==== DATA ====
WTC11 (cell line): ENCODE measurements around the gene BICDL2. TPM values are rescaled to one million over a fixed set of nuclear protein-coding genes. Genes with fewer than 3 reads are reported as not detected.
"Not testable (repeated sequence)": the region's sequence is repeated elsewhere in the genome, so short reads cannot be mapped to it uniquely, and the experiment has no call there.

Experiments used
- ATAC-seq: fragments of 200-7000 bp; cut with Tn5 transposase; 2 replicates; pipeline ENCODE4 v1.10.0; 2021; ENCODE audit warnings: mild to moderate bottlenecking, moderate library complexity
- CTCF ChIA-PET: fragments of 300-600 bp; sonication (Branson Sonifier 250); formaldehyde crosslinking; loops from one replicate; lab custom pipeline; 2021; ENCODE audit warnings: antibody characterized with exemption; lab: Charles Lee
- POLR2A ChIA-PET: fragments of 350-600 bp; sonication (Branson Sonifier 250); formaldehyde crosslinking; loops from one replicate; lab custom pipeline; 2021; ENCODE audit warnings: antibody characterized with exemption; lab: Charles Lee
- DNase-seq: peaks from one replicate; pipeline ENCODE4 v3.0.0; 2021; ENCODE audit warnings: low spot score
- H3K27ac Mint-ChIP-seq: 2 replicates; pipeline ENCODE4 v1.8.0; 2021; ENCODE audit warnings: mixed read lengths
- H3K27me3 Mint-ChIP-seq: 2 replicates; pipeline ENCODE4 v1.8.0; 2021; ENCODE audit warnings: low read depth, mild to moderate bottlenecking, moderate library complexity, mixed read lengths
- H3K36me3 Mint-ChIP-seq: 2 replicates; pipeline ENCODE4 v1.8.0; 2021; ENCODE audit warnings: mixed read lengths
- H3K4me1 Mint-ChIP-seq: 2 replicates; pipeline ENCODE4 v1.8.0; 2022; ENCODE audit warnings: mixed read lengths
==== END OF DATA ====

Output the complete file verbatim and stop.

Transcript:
WTC11 (cell line): ENCODE measurements around the gene BICDL2. TPM values are rescaled to one million over a fixed set of nuclear protein-coding genes. Genes with fewer than 3 reads are reported as not detected.
"Not testable (repeated sequence)": the region's sequence is repeated elsewhere in the genome, so short reads cannot be mapped to it uniquely, and the experiment has no call there.

Experiments used
- ATAC-seq: fragments of 200-7000 bp; cut with Tn5 transposase; 2 replicates; pipeline ENCODE4 v1.10.0; 2021; ENCODE audit warnings: mild to moderate bottlenecking, moderate library complexity
- CTCF ChIA-PET: fragments of 300-600 bp; sonication (Branson Sonifier 250); formaldehyde crosslinking; loops from one replicate; lab custom pipeline; 2021; ENCODE audit warnings: antibody characterized with exemption; lab: Charles Lee
- POLR2A ChIA-PET: fragments of 350-600 bp; sonication (Branson Sonifier 250); formaldehyde crosslinking; loops from one replicate; lab custom pipeline; 2021; ENCODE audit warnings: antibody characterized with exemption; lab: Charles Lee
- DNase-seq: peaks from one replicate; pipeline ENCODE4 v3.0.0; 2021; ENCODE audit warnings: low spot score
- H3K27ac Mint-ChIP-seq: 2 replicates; pipeline ENCODE4 v1.8.0; 2021; ENCODE audit warnings: mixed read lengths
- H3K27me3 Mint-ChIP-seq: 2 replicates; pipeline ENCODE4 v1.8.0; 2021; ENCODE audit warnings: low read depth, mild to moderate bottlenecking, moderate library complexity, mixed read lengths
- H3K36me3 Mint-ChIP-seq: 2 replicates; pipeline ENCODE4 v1.8.0; 2021; ENCODE audit warnings: mixed read lengths
- H3K4me1 Mint-ChIP-seq: 2 replicates; pipeline ENCODE4 v1.8.0; 2022; ENCODE audit warnings: mixed read lengths